Born on the Bayou: The True Story of How NEEP Came to Be

Thank you for helping us create the future together. This blog is one of a series celebrating NEEP's 20th Anniversary. Stay tuned for more on the history of energy efficiency in the region.


A mangrove swamp in Florida is not the first thing that comes to mind when thinking about NEEP. It’s not in the Northeast. There are no buildings in sight. And the only energy efficiency at play is how hard to paddle your canoe.

But as few people know, this is where the idea of NEEP was born way back in 1995, when two friends —Sue Coakley, then working as a consultant to help utilities develop energy efficiency plans and budgets, and Dave Hewitt, an independent consultant based out of Oregon — decided to attend a national conference of utility commissioners (NARUC) a day early to do some canoeing in the Green Swamp Wilderness Preserve.

Twenty years ago, the energy efficiency landscape looked very different than it does today. Energy efficiency programs, as we know them now, were at an early stage. Utility restructuring was underway, which meant that few new power plants were being built. Energy costs were relatively high, especially in congested areas like New York City and southwest Connecticut.

Back then, there were many more electric utility companies across the region than there are today. And in those early days of efficiency programs when CFL rebates were popular, there was a great deal of confusion among customers, who would sometimes encounter multiple competing messages when navigating the lighting aisles of their favorite stores.

Regulators and utilities alike began to realize that efficiency could help them lower the demand for new, more expensive generation. During this time, the nation was working to implement the federal Clean Air Act, created to clean up power plant emissions as a way of improving air quality and halting damaging acid rain.
According to Hewitt, it was while paddling through the mangroves outside of Tampa that the idea of NEEP was born. “Market transformation was around and people were working on it. We thought there was enough similarity in some of the Northeast states that we should be working jointly. To do this, we needed high level support from the utilities. That was the seed of NEEP,” said Hewitt.

The Birth of a Regional Energy Efficiency Organization: Funding from the EPA

The next day, as Coakley and Hewitt participated in a conference session on market transformation, they pitched the idea, and received a great reception. Within a year, Coakley had won funding from the U.S. Environmental Protection Agency and a handful of utilities, drafted her first board of directors, and the Northeast Energy Efficiency Partnerships was incorporated.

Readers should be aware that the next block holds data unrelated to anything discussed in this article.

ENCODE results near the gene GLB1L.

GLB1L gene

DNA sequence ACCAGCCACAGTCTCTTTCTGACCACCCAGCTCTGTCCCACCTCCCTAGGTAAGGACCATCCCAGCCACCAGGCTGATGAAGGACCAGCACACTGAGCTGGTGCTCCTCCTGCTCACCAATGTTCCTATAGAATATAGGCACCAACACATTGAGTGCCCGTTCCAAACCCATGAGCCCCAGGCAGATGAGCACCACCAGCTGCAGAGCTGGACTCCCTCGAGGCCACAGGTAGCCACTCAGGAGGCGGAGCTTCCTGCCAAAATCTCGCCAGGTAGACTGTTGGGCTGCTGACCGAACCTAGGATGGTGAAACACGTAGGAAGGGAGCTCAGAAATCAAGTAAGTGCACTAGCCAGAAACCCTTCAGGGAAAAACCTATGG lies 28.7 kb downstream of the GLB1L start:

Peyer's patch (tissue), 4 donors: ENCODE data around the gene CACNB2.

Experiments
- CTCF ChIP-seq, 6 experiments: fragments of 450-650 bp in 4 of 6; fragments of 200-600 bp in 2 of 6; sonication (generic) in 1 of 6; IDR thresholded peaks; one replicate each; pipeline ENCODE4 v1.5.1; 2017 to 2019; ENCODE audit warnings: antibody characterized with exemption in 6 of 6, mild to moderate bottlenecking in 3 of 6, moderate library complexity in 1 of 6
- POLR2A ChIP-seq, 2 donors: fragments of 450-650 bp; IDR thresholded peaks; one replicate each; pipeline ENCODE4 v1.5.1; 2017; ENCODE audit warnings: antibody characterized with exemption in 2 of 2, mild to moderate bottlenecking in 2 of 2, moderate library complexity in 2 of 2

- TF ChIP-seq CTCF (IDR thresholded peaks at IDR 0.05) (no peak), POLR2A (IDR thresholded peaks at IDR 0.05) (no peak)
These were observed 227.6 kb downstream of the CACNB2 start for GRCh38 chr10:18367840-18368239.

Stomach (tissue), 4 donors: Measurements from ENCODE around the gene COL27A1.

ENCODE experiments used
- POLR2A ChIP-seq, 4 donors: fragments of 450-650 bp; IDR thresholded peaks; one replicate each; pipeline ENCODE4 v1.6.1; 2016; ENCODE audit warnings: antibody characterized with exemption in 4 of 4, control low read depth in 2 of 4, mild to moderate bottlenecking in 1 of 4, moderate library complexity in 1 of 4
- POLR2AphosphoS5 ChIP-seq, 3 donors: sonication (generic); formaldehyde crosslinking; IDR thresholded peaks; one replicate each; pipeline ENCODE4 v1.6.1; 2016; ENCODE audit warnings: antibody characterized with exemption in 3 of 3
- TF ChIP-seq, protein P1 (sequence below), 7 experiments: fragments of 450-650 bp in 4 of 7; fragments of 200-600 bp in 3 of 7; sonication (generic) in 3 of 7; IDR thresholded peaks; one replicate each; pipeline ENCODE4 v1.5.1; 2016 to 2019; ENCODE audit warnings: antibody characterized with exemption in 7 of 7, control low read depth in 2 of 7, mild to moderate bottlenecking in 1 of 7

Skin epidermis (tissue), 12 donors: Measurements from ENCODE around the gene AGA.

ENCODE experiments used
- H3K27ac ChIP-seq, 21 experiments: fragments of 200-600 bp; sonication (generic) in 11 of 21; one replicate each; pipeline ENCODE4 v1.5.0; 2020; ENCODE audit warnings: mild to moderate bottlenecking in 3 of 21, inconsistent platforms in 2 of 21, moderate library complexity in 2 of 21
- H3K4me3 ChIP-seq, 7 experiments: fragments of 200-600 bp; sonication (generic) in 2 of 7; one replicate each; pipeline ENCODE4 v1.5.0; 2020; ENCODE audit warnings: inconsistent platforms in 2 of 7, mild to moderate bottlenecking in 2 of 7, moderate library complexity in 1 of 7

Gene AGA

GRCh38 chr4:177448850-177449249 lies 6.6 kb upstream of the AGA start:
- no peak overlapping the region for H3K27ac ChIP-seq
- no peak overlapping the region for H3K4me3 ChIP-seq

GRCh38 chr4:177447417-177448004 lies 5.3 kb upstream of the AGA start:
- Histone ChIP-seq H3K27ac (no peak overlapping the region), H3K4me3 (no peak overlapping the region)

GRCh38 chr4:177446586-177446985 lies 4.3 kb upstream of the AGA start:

“Sue was a force of nature that really just gets thing done. She pulled it together, contacted the right people," said Hewitt. "I was in on the concept development, but Sue did all the work. While the idea was picked up in the Northwest around the same time, Sue named hers first. They got born out of the same work,” added Coakley. “NEEP and other early regional energy efficiency organizations were formed when it became clear that strategic multi-state collaboration among energy efficiency actors was needed to effectively advance efficiency and transform markets for the long term. We needed all hands rowing in the same direction: utilities, states and federal agencies, and very importantly, market actors.”


Once the hands were rowing in the right direction, it made sense to others too.

“It used to be that all the utilities had their own names for their programs - Smart Windows, Super Energy Efficient Windows. Everyone had their own names. As you started doing this across utilities, the idea was could you piggy back on the ENERGY STAR® brand,” said Hewitt. “Getting the utilities behind the brand and products made ENERGY STAR® hugely successful.” 

Serving as an Expert on the Ground: Growing the Efficiency Marketplace in a Coordinated Effort

“When NEEP was getting established, they came forward with what was a very compelling premise that they could help grow the energy efficiency marketplace in the Northeast by being an expert group on the ground," recalled Dr. Kathleen Hogan, now Deputy Assistant Secretary for Energy Efficiency with the U.S. Department of Energy, but with EPA at the time.